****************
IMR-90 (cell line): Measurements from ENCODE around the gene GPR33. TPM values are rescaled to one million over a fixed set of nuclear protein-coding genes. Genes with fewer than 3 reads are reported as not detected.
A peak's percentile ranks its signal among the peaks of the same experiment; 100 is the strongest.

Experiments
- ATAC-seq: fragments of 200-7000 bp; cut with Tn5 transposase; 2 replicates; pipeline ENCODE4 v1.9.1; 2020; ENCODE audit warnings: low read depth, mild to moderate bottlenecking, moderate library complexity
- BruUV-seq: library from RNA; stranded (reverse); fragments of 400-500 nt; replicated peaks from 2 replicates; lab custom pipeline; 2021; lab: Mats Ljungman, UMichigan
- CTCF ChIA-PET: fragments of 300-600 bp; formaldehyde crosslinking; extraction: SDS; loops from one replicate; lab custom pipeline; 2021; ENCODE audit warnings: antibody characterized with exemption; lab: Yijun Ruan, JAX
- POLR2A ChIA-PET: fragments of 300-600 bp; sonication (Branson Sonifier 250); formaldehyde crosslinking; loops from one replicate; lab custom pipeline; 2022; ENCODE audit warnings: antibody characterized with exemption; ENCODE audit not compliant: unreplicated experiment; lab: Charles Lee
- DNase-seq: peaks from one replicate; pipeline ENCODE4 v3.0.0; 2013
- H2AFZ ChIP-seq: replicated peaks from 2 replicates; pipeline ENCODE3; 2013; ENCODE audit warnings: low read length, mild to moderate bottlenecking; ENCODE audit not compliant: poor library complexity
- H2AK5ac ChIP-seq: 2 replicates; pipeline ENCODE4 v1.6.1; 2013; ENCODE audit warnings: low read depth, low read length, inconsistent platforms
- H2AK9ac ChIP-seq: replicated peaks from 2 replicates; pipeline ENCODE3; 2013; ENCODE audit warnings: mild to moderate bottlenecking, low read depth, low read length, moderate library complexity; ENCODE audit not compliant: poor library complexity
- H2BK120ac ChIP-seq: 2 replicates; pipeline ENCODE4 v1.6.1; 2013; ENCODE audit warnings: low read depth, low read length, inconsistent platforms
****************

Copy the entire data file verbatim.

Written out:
IMR-90 (cell line): Measurements from ENCODE around the gene GPR33. TPM values are rescaled to one million over a fixed set of nuclear protein-coding genes. Genes with fewer than 3 reads are reported as not detected.
A peak's percentile ranks its signal among the peaks of the same experiment; 100 is the strongest.

Experiments
- ATAC-seq: fragments of 200-7000 bp; cut with Tn5 transposase; 2 replicates; pipeline ENCODE4 v1.9.1; 2020; ENCODE audit warnings: low read depth, mild to moderate bottlenecking, moderate library complexity
- BruUV-seq: library from RNA; stranded (reverse); fragments of 400-500 nt; replicated peaks from 2 replicates; lab custom pipeline; 2021; lab: Mats Ljungman, UMichigan
- CTCF ChIA-PET: fragments of 300-600 bp; formaldehyde crosslinking; extraction: SDS; loops from one replicate; lab custom pipeline; 2021; ENCODE audit warnings: antibody characterized with exemption; lab: Yijun Ruan, JAX
- POLR2A ChIA-PET: fragments of 300-600 bp; sonication (Branson Sonifier 250); formaldehyde crosslinking; loops from one replicate; lab custom pipeline; 2022; ENCODE audit warnings: antibody characterized with exemption; ENCODE audit not compliant: unreplicated experiment; lab: Charles Lee
- DNase-seq: peaks from one replicate; pipeline ENCODE4 v3.0.0; 2013
- H2AFZ ChIP-seq: replicated peaks from 2 replicates; pipeline ENCODE3; 2013; ENCODE audit warnings: low read length, mild to moderate bottlenecking; ENCODE audit not compliant: poor library complexity
- H2AK5ac ChIP-seq: 2 replicates; pipeline ENCODE4 v1.6.1; 2013; ENCODE audit warnings: low read depth, low read length, inconsistent platforms
- H2AK9ac ChIP-seq: replicated peaks from 2 replicates; pipeline ENCODE3; 2013; ENCODE audit warnings: mild to moderate bottlenecking, low read depth, low read length, moderate library complexity; ENCODE audit not compliant: poor library complexity
- H2BK120ac ChIP-seq: 2 replicates; pipeline ENCODE4 v1.6.1; 2013; ENCODE audit warnings: low read depth, low read length, inconsistent platforms